“Looking unto Jesus, the author and finisher of our faith.” (Hebrews 12:2)
From The High Standards of God for End-Times Christians
One of the basic messages of the Bible is that God’s ways are higher and better than our own. This is one of the pivotal, fundamental lessons of the Christian experience. Only the real, supernatural God can compose and direct circumstances in our lives that will lead to genuine, everlasting spiritual growth. It is within God’s unique character- manufacturing furnace of present-time experience that He forges mature saints who can trust and follow Him. Peter and Paul are two of the best examples of this process from scripture.
Before the crucifixion, Peter thought (according to Peter’s understanding in the realm of the “natural man”) that Jesus was in peril from the Jewish leadership in Jerusalem, and that Jesus needed Peter’s personal help for physical protection (Matthew 16:22). When Peter utterly failed in this capacity, to the point that he actually denied knowing Jesus using cursing to save himself out of a difficult situation in the courtyard, Matthew 26:75 says: “And he went out, and wept bitterly.” Peter was not just mildly disappointed in himself. He thought he had failed in the critical, defining moment in his life.
But this was not the defining moment in Peter’s life. God the Father knew from eternity past that Jesus would die on the cross, and that He would raise Jesus from the tomb of Joseph of Arimathaea. God did not need or want Peter’s help to prevent the crucifixion of Jesus. That was merely Peter’s best intentions according to his own thinking. The critical moment that God had planned for Peter was not at the midnight trial standing alongside Jesus as a faithful companion, but on the Day of Pentecost in Jerusalem, at the birth of the Christian church, as described in the second chapter of the book of Acts.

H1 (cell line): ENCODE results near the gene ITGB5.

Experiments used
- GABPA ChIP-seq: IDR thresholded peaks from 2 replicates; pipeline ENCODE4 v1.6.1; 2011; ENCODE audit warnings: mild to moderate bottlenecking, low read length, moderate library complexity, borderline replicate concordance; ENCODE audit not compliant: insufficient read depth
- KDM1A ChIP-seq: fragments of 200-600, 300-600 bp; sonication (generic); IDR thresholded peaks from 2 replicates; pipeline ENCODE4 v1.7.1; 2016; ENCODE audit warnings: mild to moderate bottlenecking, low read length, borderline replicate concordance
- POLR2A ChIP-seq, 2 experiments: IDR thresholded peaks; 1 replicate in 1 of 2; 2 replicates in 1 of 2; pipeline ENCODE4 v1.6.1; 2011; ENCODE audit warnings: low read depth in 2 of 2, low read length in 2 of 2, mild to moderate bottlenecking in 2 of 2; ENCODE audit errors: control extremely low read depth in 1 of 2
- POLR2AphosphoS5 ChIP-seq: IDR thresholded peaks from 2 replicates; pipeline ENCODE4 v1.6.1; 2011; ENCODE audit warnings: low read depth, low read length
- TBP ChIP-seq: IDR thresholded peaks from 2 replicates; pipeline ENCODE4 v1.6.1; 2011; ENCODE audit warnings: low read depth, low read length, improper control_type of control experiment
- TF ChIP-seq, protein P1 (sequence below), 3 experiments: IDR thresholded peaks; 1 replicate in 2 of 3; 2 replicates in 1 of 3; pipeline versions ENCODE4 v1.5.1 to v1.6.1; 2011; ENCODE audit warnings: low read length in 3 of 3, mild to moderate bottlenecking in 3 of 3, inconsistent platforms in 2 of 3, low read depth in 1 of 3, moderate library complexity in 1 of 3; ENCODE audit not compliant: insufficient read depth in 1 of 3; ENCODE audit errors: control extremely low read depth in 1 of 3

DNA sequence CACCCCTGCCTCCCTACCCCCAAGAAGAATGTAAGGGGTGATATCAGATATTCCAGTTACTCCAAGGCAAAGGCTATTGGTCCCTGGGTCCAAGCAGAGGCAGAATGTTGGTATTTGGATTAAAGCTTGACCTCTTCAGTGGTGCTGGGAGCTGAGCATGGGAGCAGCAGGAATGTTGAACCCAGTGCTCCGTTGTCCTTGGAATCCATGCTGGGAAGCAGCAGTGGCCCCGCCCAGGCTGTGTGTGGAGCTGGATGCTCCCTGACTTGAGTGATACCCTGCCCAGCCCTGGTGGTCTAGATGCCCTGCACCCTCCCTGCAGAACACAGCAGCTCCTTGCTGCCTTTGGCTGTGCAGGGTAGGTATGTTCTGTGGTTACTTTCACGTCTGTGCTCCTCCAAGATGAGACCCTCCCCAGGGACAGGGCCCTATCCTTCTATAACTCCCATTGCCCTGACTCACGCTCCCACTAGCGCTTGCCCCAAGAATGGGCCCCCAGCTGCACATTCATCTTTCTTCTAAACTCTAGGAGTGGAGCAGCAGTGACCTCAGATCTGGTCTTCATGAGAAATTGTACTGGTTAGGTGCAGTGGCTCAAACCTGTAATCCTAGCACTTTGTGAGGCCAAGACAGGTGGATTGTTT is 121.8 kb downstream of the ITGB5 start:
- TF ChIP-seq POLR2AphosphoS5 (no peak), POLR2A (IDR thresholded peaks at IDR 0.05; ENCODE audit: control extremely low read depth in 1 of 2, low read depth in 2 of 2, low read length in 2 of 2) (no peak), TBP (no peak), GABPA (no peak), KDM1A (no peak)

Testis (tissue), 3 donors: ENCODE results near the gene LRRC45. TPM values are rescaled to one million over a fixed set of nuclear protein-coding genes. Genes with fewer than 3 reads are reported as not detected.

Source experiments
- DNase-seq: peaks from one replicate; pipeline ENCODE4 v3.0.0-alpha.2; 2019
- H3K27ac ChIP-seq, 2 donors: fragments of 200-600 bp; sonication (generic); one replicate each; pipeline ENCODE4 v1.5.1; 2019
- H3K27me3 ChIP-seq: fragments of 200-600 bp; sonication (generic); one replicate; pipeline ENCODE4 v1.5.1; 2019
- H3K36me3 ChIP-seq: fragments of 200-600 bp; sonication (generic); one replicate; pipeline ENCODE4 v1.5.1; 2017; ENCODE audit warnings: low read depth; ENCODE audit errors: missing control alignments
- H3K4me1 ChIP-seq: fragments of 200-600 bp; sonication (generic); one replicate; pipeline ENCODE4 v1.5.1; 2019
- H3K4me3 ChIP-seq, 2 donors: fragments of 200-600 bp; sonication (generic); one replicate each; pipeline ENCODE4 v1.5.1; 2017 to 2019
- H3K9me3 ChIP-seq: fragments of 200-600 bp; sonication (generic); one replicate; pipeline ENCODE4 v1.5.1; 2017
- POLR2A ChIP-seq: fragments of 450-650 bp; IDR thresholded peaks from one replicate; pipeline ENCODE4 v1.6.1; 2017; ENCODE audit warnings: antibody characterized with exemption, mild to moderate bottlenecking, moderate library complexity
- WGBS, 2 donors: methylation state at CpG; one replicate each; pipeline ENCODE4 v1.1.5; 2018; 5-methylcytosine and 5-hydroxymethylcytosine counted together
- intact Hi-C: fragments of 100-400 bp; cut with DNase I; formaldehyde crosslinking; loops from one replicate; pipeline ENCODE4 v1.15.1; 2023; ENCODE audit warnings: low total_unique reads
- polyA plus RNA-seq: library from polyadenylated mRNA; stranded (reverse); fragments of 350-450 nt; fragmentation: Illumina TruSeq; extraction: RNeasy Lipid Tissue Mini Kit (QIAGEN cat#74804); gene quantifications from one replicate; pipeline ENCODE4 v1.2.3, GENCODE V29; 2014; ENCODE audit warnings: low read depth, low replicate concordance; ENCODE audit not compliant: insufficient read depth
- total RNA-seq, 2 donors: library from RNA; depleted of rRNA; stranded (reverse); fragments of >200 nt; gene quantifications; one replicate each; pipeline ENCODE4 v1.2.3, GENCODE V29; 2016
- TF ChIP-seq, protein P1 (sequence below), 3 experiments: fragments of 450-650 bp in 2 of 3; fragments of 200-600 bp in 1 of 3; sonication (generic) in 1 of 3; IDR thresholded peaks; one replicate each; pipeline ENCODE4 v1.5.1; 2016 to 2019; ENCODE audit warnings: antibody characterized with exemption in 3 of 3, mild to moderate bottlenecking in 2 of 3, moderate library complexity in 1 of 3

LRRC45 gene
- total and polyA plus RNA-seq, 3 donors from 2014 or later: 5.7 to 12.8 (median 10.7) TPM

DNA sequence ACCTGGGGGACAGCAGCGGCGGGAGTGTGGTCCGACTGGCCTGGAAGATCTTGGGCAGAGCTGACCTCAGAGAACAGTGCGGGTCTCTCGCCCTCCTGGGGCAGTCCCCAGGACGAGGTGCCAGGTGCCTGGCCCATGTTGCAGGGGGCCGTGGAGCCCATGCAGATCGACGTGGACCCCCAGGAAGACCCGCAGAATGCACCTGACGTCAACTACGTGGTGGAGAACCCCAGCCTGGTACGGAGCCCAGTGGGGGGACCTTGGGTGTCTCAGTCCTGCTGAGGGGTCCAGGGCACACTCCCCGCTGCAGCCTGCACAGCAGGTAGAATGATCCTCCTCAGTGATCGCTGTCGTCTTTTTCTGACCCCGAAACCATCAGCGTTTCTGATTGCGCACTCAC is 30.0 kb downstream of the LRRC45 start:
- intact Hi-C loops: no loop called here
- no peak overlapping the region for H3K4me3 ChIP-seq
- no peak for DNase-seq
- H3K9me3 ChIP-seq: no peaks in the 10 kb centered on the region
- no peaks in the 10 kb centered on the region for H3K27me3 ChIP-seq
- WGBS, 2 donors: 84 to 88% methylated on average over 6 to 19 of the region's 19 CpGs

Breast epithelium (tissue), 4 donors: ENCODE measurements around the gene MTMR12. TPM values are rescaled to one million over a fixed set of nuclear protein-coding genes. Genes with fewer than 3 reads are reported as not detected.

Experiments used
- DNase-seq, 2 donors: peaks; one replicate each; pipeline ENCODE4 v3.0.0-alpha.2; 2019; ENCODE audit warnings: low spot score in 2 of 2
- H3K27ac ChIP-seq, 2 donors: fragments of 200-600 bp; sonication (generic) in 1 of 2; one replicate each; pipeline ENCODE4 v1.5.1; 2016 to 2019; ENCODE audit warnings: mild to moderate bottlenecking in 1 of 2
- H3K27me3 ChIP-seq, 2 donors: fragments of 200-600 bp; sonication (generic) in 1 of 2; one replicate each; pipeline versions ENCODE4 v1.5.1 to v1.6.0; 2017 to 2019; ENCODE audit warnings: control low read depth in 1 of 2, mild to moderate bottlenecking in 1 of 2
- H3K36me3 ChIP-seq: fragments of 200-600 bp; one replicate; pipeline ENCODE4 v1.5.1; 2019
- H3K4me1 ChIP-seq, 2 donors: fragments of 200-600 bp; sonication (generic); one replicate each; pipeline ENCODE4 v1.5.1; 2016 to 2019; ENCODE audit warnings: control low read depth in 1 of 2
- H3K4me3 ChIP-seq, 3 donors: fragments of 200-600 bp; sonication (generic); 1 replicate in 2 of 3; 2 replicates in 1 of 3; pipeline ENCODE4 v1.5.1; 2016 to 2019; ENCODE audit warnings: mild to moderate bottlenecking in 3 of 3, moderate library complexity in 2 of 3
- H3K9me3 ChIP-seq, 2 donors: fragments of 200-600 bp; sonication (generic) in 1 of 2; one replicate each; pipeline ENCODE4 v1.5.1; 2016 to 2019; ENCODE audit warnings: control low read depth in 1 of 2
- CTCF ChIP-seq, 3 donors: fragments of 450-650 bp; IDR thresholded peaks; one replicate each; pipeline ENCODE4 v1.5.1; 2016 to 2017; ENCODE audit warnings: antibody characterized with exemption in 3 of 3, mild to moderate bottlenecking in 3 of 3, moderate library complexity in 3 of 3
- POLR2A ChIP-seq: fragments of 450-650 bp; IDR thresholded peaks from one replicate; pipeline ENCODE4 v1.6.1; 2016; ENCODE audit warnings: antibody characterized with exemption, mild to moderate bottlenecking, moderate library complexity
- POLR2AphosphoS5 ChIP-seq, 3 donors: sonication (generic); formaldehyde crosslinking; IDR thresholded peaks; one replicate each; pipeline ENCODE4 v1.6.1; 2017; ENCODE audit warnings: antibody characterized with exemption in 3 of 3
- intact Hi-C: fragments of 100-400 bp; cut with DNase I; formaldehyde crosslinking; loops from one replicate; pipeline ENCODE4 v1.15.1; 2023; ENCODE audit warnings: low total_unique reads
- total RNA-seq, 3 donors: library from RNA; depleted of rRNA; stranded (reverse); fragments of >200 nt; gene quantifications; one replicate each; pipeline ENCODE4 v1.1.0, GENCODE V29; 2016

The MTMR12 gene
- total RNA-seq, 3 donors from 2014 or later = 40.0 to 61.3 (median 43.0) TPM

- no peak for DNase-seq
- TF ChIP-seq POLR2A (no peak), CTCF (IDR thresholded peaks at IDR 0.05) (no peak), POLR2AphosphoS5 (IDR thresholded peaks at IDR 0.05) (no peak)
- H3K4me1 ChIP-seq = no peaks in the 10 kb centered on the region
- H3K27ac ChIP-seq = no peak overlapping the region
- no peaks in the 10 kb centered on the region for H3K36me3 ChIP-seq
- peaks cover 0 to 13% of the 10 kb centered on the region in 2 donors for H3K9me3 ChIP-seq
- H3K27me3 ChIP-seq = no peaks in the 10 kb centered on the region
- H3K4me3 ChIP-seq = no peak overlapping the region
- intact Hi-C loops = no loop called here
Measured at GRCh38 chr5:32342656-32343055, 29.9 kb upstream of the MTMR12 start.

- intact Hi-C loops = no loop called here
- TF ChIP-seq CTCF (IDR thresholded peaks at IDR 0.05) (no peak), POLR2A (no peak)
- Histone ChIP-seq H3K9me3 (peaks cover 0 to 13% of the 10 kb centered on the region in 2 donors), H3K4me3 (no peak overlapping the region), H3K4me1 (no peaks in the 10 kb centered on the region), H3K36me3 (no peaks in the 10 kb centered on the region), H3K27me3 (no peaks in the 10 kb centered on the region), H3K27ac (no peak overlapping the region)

On Resurrection Day, when Peter first sees the risen Jesus (1 Corinthians 15:5), Peter realizes in an instant that God did not need his well-intentioned help to guide these final events. God did not need Peter to prevent what Peter thought would be a guaranteed negative outcome if Jesus fell into the hands of the Jewish authorities. God the Father had raised and transformed the broken and mutilated body of Jesus Christ the Son from the effects of a violent death that had occurred only a few days before, into a new and glorious resurrected body. In a moment of realization, in the light of finally understanding, it all comes together for Peter.
Peter thinks back upon Jesus by the lakeside, in a boat because of the press of the crowd, as He is brilliantly teaching truth like no one has ever heard before (Luke 5:3). Peter remembers the oversized catch of fish in the nets that nearly overturns Peter’s boat (Luke 5:4-11), the miracle of the feeding of the thousands on the hillside (Matthew 14:15-21), Jesus walking on water (Matthew 14:22-36), the transfiguration (Mark 9:2), lepers cleansed (Luke 5:12-15), the blind receiving sight (John 9:1-41), and the dead raised (John 11:1-44).